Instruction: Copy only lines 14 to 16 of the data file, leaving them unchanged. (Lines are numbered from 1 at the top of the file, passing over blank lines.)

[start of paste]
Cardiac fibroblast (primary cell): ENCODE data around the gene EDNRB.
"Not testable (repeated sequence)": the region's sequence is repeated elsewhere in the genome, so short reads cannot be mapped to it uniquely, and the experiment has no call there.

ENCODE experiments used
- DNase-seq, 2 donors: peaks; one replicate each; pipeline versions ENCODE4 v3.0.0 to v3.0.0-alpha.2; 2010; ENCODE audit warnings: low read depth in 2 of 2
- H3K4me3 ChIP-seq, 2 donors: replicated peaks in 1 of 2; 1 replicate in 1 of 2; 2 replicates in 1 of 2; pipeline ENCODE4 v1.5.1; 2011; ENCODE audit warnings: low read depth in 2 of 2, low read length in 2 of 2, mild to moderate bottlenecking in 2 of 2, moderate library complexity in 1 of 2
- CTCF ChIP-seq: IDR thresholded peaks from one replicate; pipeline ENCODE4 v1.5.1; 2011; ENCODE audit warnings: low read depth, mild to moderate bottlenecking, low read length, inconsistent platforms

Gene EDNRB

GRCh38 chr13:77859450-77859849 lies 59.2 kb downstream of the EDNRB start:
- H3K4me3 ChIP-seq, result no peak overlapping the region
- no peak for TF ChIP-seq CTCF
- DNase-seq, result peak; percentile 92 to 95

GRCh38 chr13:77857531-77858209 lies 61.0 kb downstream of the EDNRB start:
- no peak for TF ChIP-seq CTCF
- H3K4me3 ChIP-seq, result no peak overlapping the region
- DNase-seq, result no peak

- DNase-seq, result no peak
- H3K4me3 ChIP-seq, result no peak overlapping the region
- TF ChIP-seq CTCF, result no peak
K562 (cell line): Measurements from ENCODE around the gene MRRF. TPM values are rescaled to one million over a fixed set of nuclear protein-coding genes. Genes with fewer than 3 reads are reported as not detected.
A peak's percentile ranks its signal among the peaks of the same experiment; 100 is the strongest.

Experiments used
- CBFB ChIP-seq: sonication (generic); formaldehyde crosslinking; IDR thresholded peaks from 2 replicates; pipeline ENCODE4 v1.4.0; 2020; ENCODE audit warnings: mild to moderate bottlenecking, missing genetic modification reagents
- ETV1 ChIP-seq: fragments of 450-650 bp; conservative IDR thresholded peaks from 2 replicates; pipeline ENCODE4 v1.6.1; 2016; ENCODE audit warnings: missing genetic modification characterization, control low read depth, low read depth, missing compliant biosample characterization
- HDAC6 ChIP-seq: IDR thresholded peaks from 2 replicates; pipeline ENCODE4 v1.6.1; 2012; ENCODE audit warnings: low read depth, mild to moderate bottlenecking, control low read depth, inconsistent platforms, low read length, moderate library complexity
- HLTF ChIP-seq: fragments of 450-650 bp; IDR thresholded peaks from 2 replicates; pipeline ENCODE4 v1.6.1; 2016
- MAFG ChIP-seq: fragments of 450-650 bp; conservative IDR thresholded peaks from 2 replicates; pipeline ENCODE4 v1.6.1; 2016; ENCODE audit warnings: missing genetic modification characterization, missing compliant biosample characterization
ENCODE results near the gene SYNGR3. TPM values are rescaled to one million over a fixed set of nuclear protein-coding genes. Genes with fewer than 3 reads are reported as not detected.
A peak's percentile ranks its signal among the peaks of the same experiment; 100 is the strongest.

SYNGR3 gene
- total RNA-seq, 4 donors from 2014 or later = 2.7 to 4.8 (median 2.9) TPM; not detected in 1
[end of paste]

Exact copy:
- H3K4me3 ChIP-seq, result no peak overlapping the region
- DNase-seq, result no peak

- DNase-seq, result no peak